iDrive has long been one of my favorite infotainment systems and that continues with the latest version. Our tester included the full bevy of infotainment options including smartphone app integration ($500), navigation ($2,150) and the iPhone snap-in adapter ($250). If that sounds expensive, you’re right. However, it is less expensive than the options list on the Macan. Like Audi and Mercedes, BMW has inserted a cell modem into top end iDrive systems allowing online service access.

iDrive’s interface has received continual tweaks over the years to improve usability and I find the interface easy to navigate and intuitive. A little less intuitive is the finger-writing input method which allows you to “write” on the top of the controller knob to enter addresses. While that sounds like a good idea, I discovered it took 25% longer to enter a destination vs rotating the dial. All the latest in connected infotainment can be had in the X4 (for a price) including integrated Pandora, Stitcher, Audible, pass-thru voice commands for iOS and Android, and Wikipedia integration which will read Wiki articles to you via a built-in text-to-speech engine.

IMG_9807

Drivetrain

X4 xDrive28i models get a 2.0L turbocharged four-cylinder (N20) good for 240 horsepower and 260 lb-ft of torque at just 1,450 RPM while xDrive35i models get the 300 horsepower, 300 lb-ft 3.0L turbo (N55). Both engines are mated to an 8-speed ZF automatic and standard AWD. Sound familiar? That’s the same lineup in the 3-GT. Oddly enough you can get the X3 in RWD, but the X4 with its (in theory) sportier image is AWD only.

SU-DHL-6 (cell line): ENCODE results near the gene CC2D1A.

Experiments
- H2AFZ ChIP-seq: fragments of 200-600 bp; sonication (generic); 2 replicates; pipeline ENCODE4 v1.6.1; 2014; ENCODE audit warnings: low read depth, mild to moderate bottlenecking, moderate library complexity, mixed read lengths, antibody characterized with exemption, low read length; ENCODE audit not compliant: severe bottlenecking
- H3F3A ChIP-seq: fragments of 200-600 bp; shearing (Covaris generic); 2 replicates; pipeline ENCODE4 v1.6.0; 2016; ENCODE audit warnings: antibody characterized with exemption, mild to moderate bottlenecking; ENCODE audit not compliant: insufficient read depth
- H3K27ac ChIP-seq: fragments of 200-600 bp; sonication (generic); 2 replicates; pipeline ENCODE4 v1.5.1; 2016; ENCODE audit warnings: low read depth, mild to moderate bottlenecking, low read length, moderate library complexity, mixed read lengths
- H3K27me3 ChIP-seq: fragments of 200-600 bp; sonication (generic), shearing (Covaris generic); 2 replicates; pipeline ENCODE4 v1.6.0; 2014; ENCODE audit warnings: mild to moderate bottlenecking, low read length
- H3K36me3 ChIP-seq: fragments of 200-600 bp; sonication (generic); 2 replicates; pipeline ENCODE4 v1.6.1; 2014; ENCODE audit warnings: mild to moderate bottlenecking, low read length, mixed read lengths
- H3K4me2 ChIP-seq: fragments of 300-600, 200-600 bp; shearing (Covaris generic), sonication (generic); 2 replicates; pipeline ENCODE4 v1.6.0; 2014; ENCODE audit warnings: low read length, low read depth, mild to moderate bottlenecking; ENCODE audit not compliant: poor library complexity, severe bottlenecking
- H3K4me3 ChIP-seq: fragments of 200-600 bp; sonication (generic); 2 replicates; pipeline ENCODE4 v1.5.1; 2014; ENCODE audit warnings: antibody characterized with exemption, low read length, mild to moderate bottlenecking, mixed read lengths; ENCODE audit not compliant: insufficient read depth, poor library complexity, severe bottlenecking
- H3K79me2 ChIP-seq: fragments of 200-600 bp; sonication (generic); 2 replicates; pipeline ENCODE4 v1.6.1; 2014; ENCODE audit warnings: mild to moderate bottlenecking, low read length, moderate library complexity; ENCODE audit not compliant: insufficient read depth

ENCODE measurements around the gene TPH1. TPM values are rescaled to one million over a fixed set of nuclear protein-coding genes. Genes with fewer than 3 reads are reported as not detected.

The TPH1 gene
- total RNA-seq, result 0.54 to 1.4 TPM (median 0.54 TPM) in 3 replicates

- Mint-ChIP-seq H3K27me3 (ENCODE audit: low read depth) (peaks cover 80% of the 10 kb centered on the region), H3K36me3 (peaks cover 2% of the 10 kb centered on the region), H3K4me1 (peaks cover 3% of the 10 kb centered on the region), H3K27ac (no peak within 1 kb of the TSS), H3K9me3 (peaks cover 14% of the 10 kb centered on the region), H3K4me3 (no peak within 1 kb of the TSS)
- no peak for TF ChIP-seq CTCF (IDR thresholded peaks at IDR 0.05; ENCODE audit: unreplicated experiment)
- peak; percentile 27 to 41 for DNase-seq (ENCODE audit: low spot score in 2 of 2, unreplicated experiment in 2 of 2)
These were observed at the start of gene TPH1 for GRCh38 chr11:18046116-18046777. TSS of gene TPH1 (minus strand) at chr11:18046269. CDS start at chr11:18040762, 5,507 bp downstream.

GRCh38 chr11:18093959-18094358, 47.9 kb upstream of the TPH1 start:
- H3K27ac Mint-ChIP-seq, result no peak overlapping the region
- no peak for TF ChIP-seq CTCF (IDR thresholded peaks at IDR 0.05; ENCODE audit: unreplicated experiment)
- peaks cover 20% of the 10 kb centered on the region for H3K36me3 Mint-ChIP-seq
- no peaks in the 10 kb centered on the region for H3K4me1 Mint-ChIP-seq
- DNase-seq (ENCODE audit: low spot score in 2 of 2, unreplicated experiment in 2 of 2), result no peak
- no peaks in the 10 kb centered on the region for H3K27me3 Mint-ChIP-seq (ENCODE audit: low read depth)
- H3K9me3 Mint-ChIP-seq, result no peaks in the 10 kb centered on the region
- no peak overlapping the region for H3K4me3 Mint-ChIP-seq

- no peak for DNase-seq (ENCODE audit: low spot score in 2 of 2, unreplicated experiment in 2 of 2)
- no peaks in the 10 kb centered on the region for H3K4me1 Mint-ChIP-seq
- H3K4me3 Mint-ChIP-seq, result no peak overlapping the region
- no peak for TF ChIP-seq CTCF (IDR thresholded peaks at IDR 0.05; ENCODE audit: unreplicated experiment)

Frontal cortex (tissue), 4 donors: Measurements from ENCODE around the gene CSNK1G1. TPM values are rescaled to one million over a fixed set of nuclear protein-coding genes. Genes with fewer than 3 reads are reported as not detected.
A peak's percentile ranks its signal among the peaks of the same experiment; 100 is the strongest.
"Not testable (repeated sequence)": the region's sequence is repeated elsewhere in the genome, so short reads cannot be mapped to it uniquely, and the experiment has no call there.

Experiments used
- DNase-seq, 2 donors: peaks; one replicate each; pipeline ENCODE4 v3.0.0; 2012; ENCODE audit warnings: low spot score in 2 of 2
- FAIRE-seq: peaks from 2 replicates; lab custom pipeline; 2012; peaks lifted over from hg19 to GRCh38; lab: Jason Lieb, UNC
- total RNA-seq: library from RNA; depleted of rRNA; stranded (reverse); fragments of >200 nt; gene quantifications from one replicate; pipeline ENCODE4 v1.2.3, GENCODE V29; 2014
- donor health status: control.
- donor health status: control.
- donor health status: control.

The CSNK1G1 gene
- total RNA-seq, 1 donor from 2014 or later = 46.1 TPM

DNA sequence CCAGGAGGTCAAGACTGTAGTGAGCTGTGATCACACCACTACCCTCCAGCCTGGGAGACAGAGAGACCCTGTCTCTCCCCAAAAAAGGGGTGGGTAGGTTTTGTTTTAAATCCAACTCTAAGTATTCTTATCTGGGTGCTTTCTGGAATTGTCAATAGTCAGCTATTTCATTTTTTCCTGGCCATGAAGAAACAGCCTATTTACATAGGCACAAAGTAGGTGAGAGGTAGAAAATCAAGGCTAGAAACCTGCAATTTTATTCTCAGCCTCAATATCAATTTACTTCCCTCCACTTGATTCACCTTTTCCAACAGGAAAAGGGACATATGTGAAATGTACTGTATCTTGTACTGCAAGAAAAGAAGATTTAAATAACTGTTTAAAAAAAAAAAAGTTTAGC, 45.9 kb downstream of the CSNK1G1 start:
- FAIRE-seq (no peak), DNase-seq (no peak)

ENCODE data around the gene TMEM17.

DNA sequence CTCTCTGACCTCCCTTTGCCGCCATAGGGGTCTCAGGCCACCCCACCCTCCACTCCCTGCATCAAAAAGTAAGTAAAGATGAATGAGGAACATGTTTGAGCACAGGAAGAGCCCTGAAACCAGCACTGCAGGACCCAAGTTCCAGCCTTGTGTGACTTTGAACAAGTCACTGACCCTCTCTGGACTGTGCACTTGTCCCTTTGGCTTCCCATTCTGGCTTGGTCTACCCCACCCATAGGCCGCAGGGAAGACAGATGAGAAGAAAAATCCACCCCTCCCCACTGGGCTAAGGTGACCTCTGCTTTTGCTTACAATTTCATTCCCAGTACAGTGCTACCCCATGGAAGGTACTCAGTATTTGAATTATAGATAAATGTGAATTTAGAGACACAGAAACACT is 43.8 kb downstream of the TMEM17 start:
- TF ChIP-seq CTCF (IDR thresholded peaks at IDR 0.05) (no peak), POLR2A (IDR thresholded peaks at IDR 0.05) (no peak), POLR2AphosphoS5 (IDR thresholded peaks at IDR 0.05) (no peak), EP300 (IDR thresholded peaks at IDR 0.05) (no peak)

If you’re shopping for the X4 outside of the USA, you get more choice with an available 181 horse 2.0L gasoline turbo, a selection of diesel engines ranging from 187-309 ponies and a manual transmission on some engines.

IMG_9779

Drive

I’m no track junkie like Jack Baruth, but I do appreciate a well-balanced vehicle. That said, I am frequently distracted by straight line performance and “moar powah.” X4 shoppers will need to choose between these two. The 2.0L may be down on power vs the 3.0L , but it is also 33% shorter and 165 lbs lighter. In addition, the 2.0L sits behind the front axle instead of above it. The effect of the weight reduction and nose-lightening is obvious when you start pushing the X4 on your favorite mountain road. The lighter 2.0L model doesn’t feel as eager, but it does feel more composed and more willing to change direction. The 3.0L has more low-end grunt and a more refined sound, but because of the added weight, AWD and chassis tuning, it tends toward understeer more readily.

The key to understanding the X4 on the road is simple: it weighs only 20 lbs less than the X3 and despite the sheetmetal changes, the center of gravity isn’t all that much lower. As a result it drives almost exactly like an X3. Since the X3 is one of the most dynamic options in its class, that’s no dig. 0-60 happened in a quick 6.14 seconds in our tester(the 3.0L is a full second faster) and the lateral grip is impressive for a crossover. On the downside, the 3-Series sedan and GT will do everything a hair faster with better grip and better feel. BMW will swap out the 245 width tires our tester had for a staggered 245 / 275 tire package. I suspect that may give the X4 more of a performance edge on the less sporting trims of X3 or 3-GT, but fuel economy and your pocketbook will suffer. Thanks to the wide tires, the X4 took just 119 feet to stop from 60 MPH.